Cadalyst AEC Tech News #124 (July 15, 2004)

14 Jul, 2004 By: Sara Ferris

The BE Conference proper was preceded by daylong research seminars in both architecture and GIS. Hosted by Robert Aish, Bentley's director of research, the Building Research & Technology Seminar covered an assortment of projects. Many of these projects used Bentley's parametric Generative Components technology, which is expected to become available in beta form later this year. First introduced by PTC in its Pro/ENGINEER product, parametric design technology is prevalent in mechanical design software. The research seminar also covered other technologies and design approaches adopted from the mechanical design world.

Generative Components basically provide the parametric modeling capabilities commonly found in mechanical design software, in which constraints govern relationships among geometric features. When the value of a parameter changes, related variables update to reflect the change. This makes it easy to modify designs, experiment with changes to variables, and create families of similar parts. The system ends up doing parts of the design process based on the rules, or parameters.

Bentley's Generative Components comes with a set of predefined relationships, and you can create your own. It also includes a feature history that you can replay. It's also possible to put off defining parameters. The challenge in developing parametric technology for architecture is making systems that people can use, said presenter Rob Woodbury of Simon Fraser University.

Members of blobitecture pioneer Greg Lynn's research and development crew demonstrated the use of Generative Components in the design of an apartment complex. The goal was to create neighborhoods of 50 units each, with escalators providing access to each neighborhood. The project was designed in an Excel spreadsheet, with each cell representing an apartment. A set of 122 trusses were parametrically linked to the escalators, so that when escalators were moved or routed to different floors, the trusses automatically adjusted. More than 20,000 unique components were linked in this project.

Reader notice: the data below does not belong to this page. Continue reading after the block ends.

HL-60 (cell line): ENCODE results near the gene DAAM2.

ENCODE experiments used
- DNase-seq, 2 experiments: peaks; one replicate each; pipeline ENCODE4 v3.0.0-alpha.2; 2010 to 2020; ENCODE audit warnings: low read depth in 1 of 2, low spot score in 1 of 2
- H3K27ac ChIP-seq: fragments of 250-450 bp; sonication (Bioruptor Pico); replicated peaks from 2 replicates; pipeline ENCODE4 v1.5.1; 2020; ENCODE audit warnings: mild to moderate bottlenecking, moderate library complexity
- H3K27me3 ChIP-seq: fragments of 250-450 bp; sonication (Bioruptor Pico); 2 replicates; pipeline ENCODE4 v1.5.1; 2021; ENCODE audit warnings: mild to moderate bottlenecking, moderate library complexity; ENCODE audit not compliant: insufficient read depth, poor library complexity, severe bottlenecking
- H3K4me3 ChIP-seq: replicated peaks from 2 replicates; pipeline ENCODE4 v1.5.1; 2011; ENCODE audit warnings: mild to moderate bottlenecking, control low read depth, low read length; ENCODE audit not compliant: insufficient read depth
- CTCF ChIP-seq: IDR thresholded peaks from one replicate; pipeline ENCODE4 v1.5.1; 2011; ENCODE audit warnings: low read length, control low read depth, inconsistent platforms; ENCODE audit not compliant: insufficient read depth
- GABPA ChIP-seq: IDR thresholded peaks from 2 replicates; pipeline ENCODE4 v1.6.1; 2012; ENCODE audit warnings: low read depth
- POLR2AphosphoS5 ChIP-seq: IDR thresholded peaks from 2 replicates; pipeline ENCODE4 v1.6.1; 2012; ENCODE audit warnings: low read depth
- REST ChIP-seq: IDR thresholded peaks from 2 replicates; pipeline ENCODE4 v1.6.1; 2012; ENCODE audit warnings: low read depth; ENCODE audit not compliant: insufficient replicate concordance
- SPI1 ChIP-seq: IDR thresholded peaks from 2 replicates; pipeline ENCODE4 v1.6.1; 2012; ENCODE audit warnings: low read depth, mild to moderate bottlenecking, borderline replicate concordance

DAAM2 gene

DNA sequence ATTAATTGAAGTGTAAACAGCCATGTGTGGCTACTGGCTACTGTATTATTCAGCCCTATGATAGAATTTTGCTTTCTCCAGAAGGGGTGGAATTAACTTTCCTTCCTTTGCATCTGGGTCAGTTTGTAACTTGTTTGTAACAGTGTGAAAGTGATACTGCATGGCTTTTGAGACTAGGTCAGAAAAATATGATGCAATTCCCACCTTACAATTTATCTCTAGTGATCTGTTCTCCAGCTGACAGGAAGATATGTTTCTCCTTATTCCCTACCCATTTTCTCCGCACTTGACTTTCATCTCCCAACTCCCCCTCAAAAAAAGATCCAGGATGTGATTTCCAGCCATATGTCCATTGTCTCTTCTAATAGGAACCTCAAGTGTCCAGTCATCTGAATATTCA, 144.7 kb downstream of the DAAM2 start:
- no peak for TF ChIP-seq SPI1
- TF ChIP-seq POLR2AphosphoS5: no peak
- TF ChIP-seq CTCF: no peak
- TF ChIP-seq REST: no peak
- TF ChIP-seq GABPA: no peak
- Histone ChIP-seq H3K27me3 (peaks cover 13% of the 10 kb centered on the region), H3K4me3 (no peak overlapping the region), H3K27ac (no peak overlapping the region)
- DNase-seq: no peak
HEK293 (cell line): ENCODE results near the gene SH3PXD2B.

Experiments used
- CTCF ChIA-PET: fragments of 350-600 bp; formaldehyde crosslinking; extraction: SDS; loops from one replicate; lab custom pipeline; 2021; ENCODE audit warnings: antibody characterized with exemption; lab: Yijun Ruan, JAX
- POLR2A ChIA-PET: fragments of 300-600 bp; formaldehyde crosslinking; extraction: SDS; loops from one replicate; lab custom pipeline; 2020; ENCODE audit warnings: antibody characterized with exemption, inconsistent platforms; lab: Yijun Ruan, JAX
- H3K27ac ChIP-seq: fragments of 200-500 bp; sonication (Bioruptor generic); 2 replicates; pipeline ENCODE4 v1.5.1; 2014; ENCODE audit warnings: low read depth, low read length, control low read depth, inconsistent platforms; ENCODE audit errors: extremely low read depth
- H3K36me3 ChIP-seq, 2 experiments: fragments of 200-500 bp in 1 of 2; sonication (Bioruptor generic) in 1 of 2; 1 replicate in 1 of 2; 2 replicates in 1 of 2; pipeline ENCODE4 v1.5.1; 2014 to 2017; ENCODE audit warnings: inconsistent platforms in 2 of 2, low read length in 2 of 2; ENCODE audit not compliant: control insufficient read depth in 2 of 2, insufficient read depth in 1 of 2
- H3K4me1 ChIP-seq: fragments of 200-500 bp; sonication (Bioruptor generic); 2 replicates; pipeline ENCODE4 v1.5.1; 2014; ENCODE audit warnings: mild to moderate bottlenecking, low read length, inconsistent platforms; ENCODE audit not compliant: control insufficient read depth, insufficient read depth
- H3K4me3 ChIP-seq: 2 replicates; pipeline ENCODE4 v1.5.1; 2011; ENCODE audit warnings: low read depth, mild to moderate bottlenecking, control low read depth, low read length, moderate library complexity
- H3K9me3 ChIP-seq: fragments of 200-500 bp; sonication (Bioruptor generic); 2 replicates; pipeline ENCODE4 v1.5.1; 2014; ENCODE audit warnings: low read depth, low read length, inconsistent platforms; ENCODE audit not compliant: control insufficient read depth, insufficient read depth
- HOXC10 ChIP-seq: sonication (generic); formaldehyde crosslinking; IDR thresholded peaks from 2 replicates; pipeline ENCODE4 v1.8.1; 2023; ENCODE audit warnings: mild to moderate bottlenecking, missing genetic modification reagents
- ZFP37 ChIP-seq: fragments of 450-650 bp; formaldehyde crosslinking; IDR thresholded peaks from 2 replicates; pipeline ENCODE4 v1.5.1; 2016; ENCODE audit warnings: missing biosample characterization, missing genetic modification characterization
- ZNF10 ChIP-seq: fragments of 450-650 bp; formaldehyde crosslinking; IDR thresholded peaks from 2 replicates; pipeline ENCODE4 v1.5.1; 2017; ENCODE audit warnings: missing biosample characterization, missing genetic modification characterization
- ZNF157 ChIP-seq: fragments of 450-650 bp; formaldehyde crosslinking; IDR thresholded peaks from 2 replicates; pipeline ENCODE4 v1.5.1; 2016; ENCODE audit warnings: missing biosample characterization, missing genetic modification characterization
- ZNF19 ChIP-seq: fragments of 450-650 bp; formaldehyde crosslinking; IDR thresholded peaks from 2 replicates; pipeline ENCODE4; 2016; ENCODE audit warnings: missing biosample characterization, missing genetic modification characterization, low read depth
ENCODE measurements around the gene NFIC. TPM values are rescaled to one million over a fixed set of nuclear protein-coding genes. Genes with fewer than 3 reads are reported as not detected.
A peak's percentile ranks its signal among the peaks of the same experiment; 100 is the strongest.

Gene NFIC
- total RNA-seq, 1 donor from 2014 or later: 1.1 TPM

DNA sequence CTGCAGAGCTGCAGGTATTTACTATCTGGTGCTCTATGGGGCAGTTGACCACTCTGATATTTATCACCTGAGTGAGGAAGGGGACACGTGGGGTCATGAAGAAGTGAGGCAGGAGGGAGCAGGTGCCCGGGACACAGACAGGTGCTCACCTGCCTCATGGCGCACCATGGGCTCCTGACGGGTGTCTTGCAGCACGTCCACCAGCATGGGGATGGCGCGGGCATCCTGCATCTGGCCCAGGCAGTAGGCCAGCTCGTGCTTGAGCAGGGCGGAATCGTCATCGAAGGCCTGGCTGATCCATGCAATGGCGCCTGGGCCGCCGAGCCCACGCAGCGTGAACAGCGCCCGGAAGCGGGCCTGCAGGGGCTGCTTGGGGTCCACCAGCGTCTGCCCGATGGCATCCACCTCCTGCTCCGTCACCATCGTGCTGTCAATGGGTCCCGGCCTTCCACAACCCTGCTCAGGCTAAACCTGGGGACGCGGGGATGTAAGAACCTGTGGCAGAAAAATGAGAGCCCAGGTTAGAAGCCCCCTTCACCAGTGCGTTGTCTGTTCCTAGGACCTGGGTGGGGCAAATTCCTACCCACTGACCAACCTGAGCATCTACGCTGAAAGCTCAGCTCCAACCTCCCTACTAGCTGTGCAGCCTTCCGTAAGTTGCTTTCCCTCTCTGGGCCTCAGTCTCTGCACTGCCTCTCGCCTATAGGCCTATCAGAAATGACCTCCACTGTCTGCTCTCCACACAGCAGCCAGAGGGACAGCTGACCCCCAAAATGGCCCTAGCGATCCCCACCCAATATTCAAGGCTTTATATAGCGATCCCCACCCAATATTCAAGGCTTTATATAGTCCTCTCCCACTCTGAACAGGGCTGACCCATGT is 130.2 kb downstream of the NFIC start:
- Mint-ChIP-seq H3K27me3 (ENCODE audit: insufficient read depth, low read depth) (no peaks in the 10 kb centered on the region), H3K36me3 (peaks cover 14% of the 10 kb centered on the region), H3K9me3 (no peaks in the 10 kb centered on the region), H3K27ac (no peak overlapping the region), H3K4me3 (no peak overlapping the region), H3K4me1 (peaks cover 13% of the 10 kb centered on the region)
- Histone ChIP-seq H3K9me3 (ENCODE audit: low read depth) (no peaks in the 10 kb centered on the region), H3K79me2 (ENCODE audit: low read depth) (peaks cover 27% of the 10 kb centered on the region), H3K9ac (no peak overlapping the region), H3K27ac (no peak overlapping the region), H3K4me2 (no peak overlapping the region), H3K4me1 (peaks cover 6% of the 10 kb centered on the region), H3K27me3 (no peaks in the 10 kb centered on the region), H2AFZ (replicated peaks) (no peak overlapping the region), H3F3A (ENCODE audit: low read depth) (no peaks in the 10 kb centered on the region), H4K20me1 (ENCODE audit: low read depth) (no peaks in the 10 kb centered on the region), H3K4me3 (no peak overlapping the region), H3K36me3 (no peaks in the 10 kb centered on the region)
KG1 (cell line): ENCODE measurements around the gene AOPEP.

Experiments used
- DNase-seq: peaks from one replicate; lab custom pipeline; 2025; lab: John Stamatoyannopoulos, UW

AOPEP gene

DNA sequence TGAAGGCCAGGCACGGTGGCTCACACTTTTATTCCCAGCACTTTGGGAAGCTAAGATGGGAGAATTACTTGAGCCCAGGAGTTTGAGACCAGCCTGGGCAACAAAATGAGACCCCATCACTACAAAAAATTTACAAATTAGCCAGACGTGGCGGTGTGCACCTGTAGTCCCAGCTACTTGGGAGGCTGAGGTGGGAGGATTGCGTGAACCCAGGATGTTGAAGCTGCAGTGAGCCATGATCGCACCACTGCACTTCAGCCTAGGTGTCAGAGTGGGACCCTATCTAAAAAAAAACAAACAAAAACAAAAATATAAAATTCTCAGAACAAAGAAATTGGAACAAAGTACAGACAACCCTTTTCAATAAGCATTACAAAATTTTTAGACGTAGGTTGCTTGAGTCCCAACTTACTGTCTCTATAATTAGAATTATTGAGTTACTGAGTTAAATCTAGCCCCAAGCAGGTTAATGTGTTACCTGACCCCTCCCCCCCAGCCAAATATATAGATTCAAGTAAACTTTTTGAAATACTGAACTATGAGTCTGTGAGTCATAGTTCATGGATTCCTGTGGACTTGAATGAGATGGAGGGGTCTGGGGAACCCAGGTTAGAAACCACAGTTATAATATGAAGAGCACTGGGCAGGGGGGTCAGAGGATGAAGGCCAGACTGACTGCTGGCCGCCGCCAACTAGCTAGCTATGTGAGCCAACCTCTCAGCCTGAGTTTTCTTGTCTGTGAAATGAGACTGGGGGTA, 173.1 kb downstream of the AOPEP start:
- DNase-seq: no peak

Traditionally, architecture involves custom manufacturing-each project is unique. Mechanical design and manufacturing focuses both on standardized production and on mass customization, in which a unique product is quickly assembled from standard modules or components.

Greg Lynn discussed a flatware design in which he developed one primitive on which to base multiple objects. He also showed an example of complex variation in a coffee set made from aircraft titanium.

An architectural example featured modular homes, each a unique configuration of standard fabricated sections. Think hard-boiled eggs sliced up and rearranged.

Both of these technologies fit in with the trend toward mass customization because they enable efficient production of small part runs. For one project, custom door handles were machined directly from CAD files. CNC technology is being used in the ongoing work of building Gaudi's Sagrada Familia church.

The ARTHUR Project aims to promote virtual reality as an architectural and urban planning tool, replacing the traditional physical models. Participants use a head-mounted viewing device and a hand-held wand to manipulate the building model. Changes are reflected in the model immediately.

Generative Components also is accessible through a programming interface, and several researchers demonstrated how they linked up design analysis tools. Lisa Matthews used CFD (computational fluid dynamics) software to analyze the stability of cable net and membrane tensile structures under differing airflow conditions.

Returning to mass customization for a moment, AEC Technologies offers ArchSeries, which streamlines the creation of design-to-order products such as kitchen cabinets and bathroom fixtures. The products run on top of MicroStation and integrate with ERP and MRP programs. They automatically generate price quotes and product orders that automatically update when the CAD layout changes.

ArchVision showed its newly released ArchVision Composer ($249), which lets you add RPC (rich photorealistic content) to 2D renderings and photographs. RPC is ArchVision's format for displaying 3D-like images with minimal polygonal geometry to keep file sizes small. The company offers a vast assortment of RPC images and plug-ins needed to insert them into visualization programs. With features like automatic scaling, shadow generation and opacity, and saturation and brightness controls, ArchVision Composer inserts realistic entourage-like people, trees, and cars into renderings. ArchVision Composer runs as a stand-alone application or in conjunction with Adobe Photoshop or Photoshop Elements. Setting up an image in ArchVision Composer is as easy as establishing a horizon line and adjusting the scale of a person to match the background.